When I decided to do movie reviews I knew there would be a few movies I would be DREADING seeing for the sake of my hobby. Some films I just knew were going to be a chore to sit through, and among those I believed would give me an inevitable headache was “The Emoji Movie”, the second of three Sony Animation projects being released in 2017. See, I had already planned these funny emoji-based puns, including the use of a certain brown emoji, to describe this movie even before I saw it. However, as is turns out while “The Emoji Movie” is far from any definition of perfection or originality and is by all means a pretty bad movie, it’s not quite as horrendous and unwatchable as its 16% Rotten Tomatoes score would have you think.
“The Emoji Movie” stars T.J. Miller as Gene, a “meh” emoji that can show numerous different expressions, which in the world of Textopolis within a young boy’s phone is an abnormality for emojis. After Gene fails to fulfill his duties as a “meh” emoji, causing a bit of panic among the citizens of Textopolis, he is branded a “malfunction” by the text center’s leader Smiler, played by Maya Rudolph, and goes on the run with Hi-5, a hand-based emoji played by James Corden who was once popular with the phone’s owner but has sense lost his popularity. In an attempt to fix their individual situations the two emojis hunt down the mysterious Jailbreak, a female emoji played by Anna Faris, to make their way to the Cloud to set things right with Software Agents in pursuit to complete Gene’s deletion from the phone.
I know a lot has already been said about this film by more well-known reviewers so I’m going to start by saying to some extent I agree with them about several issues with “The Emoji Movie”, mostly the fact that it lacks imagination beyond its unique, and rather pandering, backdrop within a smart phone using emojis as characters. A lot of comparisons have been made between this film and Pixar’s emotion-themed film “Inside Out” and it’s not hard to tell why. Both films tackle obscure backdrops by giving personality and life to otherwise inanimate, or even symbolic subjects (i.e. emojis and emotions). Both films also present a conflict that threatens to see the worlds the characters inhabit be destroyed by the poor actions of a character who is just trying to do the right thing as they see it. It’s a plot that was done MUCH better in “Inside Out” even if it does fit in with the setting of “The Emoji Movie”, but it’s not the only example of “The Emoji Movie’s” biggest sin which his it’s lack of overall originality.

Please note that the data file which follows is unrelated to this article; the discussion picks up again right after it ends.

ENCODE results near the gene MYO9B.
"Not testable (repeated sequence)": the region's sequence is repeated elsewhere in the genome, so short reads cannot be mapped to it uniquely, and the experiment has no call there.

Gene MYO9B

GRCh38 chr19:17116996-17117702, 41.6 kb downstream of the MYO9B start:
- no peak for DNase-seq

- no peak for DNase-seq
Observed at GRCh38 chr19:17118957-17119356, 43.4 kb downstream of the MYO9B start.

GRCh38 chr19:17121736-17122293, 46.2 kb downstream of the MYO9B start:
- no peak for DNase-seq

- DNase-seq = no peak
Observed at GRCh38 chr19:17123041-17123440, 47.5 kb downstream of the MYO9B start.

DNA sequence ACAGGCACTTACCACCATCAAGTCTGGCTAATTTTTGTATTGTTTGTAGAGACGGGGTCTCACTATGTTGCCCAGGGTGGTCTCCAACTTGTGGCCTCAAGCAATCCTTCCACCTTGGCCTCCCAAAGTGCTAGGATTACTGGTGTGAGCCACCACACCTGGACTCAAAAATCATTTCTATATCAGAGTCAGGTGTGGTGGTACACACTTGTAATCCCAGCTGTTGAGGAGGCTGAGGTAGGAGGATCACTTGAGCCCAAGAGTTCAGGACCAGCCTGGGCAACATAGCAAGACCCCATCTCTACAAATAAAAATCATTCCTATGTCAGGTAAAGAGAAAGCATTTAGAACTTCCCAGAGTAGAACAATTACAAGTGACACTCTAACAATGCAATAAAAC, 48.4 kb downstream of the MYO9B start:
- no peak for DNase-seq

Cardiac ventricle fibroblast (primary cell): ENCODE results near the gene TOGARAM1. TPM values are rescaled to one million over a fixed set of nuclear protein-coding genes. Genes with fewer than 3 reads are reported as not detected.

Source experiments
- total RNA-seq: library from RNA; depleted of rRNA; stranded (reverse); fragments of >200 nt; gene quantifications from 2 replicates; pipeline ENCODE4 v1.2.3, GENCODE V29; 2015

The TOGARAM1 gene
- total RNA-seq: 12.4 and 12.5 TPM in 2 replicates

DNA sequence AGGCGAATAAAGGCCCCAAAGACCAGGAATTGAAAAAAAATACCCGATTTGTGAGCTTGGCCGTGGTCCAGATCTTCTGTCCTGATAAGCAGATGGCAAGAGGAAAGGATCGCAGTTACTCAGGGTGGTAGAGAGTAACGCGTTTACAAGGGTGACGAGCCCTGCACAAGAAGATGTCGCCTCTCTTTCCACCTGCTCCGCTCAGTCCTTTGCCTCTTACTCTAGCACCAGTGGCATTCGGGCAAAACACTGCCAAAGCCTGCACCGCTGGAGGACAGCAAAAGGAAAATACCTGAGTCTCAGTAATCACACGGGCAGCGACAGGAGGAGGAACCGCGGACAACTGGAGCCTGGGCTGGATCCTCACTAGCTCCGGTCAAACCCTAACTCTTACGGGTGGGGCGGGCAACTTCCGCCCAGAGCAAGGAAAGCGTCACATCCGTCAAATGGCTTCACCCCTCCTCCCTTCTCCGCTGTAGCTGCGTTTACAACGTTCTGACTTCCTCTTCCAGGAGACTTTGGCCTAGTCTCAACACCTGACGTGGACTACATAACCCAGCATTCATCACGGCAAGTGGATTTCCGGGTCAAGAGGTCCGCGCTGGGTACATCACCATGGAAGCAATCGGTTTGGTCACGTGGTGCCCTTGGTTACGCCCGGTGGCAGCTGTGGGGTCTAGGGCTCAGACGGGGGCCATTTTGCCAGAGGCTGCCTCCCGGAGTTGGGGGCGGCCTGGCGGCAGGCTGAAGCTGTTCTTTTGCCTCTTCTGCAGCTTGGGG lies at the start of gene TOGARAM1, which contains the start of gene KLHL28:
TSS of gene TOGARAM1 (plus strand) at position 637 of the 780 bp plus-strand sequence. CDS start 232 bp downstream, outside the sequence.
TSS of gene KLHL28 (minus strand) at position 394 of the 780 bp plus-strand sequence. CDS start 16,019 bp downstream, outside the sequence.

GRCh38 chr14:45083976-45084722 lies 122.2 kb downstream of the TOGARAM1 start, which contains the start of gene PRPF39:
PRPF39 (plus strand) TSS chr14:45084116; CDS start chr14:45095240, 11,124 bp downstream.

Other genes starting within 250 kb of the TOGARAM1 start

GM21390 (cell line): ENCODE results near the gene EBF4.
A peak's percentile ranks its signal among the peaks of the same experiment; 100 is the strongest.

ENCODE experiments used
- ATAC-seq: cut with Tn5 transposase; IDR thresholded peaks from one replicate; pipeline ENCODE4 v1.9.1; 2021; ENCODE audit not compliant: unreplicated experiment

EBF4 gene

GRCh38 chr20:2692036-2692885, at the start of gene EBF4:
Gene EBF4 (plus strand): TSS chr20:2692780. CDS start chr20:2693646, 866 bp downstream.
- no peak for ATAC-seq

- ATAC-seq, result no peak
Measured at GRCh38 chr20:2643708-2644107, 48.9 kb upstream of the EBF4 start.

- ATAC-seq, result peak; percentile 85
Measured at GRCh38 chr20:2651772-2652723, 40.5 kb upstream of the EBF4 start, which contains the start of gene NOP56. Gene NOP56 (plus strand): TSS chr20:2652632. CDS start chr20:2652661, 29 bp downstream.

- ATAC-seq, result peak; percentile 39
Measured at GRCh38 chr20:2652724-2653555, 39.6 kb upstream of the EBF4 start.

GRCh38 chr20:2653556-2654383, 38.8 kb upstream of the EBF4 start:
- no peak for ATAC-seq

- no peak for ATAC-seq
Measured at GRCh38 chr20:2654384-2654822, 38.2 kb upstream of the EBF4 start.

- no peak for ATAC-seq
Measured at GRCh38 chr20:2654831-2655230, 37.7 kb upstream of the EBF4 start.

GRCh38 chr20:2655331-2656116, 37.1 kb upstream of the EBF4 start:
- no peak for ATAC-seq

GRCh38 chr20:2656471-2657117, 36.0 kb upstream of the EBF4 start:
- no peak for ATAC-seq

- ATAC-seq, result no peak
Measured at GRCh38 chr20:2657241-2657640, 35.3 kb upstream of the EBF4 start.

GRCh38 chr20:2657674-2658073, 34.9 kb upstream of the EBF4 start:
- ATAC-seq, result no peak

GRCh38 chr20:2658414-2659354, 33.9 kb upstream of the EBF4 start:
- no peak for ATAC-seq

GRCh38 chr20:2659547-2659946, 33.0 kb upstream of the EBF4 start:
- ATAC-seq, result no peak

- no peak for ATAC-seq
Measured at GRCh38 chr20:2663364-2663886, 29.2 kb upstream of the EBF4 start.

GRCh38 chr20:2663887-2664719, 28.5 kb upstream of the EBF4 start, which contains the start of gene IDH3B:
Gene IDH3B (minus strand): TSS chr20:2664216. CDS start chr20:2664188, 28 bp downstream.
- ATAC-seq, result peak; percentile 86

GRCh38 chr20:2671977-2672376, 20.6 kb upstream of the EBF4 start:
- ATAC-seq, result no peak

The problems is that “Inside Out” is far from the only comparison that can be drawn from this film as it leans on some of the most generic cliché’s you can imagine in terms of storytelling. There are popular pop songs, a love story, action set pieces, and an obvious villain, with no real attempts at telling something new in any of these cases making for the same old song and dance we’ve all experienced before in many different ways. While one could argue there’s not a lot of original ground left to tackle and that the setting of “The Emoji Movie” and its source material should be enough to earn it points for originality there needs to be at least some semblance of effort on the part of the writers to shy away from past films to give this movie its own identity beyond its obvious utilization of a popular current fad. It’s almost like the writer’s said “Lets make a movie about emojis to cash in on their popularity. We can use the same stories everyone knows and love because maybe they’ll want to see it all over again with a poop emoji this time”. Actually…I’m pretty sure that’s EXACTLY what they said.